The drowning-refugee effect: media salience and xenophobic attitudes
Silvia De Poli,
Niklas Jakobsson () and
Simone Schüller ()
Munich Reprints in Economics from University of Munich, Department of Economics
We study whether salient media coverage of refugees drowning in the Mediterranean affects individual xenophobic attitudes. We combine a randomized survey experiment - a variant of the classic trolley dilemma' - that implicitly elicits individual attitudes towards foreigners, with variation in interview timing, and find that such issue salience significantly decreases xenophobic attitudes by 2.2 percentage points. Our results thus support the idea that exposure to news describing immigrants as victims (instead of a threat) can significantly affect public opinion and mitigate bias against immigrants.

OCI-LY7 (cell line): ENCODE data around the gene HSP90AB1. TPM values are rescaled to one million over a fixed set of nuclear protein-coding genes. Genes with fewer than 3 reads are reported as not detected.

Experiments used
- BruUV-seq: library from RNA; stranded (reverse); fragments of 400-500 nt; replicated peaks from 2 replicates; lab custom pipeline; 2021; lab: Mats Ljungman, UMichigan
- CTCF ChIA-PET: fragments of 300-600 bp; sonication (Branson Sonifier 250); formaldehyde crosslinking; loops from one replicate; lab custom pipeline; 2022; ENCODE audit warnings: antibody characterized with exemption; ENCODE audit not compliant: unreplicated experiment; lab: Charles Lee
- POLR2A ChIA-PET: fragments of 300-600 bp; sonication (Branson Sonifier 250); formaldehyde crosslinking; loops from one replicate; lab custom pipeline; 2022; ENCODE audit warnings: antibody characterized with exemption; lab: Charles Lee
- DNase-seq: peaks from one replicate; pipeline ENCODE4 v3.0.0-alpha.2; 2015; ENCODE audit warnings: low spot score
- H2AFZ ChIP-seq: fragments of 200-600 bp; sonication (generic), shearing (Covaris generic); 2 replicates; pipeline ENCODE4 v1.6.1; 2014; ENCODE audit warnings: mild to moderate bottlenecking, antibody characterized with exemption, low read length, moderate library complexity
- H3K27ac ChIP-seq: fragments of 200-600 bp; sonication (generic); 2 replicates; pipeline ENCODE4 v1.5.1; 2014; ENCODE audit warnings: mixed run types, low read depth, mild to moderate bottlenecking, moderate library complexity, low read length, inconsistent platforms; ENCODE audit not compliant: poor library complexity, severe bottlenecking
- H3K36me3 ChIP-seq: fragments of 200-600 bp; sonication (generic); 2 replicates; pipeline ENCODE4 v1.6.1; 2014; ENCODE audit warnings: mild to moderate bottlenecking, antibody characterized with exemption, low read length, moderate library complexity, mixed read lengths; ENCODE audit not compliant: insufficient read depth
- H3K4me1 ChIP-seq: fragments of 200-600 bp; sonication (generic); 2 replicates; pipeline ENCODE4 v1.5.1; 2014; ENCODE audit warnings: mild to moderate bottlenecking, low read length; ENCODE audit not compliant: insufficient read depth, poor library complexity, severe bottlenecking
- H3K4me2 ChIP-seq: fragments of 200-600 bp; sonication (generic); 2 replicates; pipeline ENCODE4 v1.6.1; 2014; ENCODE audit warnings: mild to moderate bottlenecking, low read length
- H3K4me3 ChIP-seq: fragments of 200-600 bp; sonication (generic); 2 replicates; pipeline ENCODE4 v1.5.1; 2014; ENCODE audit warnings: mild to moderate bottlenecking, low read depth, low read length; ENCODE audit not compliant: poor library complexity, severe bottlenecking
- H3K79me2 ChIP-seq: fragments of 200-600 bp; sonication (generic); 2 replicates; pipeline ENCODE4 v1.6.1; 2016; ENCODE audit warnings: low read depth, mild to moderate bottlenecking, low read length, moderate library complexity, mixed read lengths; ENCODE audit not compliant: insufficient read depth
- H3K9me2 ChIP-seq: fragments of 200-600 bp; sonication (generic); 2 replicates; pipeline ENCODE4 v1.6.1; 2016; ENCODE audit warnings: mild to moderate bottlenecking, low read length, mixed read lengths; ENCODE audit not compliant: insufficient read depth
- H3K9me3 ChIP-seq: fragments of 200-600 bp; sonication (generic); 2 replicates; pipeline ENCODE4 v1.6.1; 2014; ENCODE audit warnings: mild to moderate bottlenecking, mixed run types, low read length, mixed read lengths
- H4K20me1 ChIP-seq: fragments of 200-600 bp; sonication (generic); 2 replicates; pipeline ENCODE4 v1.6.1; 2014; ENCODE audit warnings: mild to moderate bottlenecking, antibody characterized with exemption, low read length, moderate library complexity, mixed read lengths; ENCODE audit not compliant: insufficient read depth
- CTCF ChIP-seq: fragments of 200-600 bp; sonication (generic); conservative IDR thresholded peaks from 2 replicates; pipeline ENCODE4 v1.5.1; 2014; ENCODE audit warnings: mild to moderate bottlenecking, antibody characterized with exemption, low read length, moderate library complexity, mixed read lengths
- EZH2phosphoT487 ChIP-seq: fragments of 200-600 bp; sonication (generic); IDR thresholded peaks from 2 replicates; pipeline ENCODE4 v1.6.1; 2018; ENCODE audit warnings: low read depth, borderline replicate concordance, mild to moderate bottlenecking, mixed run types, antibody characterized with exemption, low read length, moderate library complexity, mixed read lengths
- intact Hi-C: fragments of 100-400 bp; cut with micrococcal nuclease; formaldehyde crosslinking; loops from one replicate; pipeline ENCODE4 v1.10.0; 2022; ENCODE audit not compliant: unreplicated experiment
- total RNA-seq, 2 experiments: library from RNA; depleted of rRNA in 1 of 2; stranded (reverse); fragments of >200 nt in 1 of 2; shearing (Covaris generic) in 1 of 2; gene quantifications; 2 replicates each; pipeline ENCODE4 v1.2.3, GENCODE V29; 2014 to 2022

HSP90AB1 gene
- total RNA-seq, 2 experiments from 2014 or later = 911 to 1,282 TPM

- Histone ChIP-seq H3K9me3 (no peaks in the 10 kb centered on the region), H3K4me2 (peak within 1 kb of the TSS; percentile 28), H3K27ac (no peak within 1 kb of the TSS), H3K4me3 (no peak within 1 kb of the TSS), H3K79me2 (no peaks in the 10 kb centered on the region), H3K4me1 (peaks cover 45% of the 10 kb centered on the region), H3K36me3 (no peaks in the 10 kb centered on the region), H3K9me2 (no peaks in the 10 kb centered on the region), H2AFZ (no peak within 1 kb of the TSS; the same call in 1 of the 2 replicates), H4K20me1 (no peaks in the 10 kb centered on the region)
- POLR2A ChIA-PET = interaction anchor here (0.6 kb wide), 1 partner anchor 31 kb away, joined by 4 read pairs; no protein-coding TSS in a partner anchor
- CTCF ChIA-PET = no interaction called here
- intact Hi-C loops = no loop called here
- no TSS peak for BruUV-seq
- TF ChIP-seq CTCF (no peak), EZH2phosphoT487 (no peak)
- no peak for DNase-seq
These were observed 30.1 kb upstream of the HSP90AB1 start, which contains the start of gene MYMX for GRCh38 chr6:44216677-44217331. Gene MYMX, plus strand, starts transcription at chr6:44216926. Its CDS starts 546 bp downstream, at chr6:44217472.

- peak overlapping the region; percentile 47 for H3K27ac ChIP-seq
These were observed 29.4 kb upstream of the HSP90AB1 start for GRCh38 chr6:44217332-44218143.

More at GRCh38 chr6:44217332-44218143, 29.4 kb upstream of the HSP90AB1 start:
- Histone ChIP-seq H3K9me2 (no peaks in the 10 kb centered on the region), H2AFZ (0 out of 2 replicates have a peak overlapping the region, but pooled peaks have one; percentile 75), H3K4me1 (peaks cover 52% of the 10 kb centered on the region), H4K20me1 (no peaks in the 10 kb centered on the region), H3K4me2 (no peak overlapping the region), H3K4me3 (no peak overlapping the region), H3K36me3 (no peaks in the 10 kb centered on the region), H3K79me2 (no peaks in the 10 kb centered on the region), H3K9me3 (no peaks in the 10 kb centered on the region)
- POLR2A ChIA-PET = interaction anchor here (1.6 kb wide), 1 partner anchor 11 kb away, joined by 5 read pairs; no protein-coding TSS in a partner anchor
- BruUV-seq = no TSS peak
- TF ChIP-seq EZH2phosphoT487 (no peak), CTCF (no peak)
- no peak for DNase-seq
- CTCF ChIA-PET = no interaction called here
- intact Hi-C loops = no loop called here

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Published in Applied Economics Letters 16 24(2017): pp. 1167-1172
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Journal Article: The drowning-refugee effect: media salience and xenophobic attitudes (2017)
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Persistent link: https://EconPapers.repec.org/RePEc:lmu:muenar:49872
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